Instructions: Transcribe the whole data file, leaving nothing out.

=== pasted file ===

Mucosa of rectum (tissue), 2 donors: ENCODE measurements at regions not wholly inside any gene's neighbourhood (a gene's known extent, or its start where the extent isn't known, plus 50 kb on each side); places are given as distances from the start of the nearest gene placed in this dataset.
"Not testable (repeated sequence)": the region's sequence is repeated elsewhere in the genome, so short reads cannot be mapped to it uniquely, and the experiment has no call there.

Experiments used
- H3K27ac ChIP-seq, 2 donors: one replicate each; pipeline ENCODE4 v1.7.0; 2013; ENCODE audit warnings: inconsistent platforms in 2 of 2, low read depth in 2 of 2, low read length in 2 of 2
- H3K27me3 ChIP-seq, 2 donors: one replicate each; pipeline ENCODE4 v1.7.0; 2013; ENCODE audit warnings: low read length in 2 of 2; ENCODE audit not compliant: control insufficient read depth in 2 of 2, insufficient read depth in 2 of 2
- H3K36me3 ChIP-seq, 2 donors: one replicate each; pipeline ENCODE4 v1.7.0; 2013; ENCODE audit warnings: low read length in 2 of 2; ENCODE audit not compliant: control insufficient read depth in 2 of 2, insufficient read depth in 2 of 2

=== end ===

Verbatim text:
Mucosa of rectum (tissue), 2 donors: ENCODE measurements at regions not wholly inside any gene's neighbourhood (a gene's known extent, or its start where the extent isn't known, plus 50 kb on each side); places are given as distances from the start of the nearest gene placed in this dataset.
"Not testable (repeated sequence)": the region's sequence is repeated elsewhere in the genome, so short reads cannot be mapped to it uniquely, and the experiment has no call there.

Experiments used
- H3K27ac ChIP-seq, 2 donors: one replicate each; pipeline ENCODE4 v1.7.0; 2013; ENCODE audit warnings: inconsistent platforms in 2 of 2, low read depth in 2 of 2, low read length in 2 of 2
- H3K27me3 ChIP-seq, 2 donors: one replicate each; pipeline ENCODE4 v1.7.0; 2013; ENCODE audit warnings: low read length in 2 of 2; ENCODE audit not compliant: control insufficient read depth in 2 of 2, insufficient read depth in 2 of 2
- H3K36me3 ChIP-seq, 2 donors: one replicate each; pipeline ENCODE4 v1.7.0; 2013; ENCODE audit warnings: low read length in 2 of 2; ENCODE audit not compliant: control insufficient read depth in 2 of 2, insufficient read depth in 2 of 2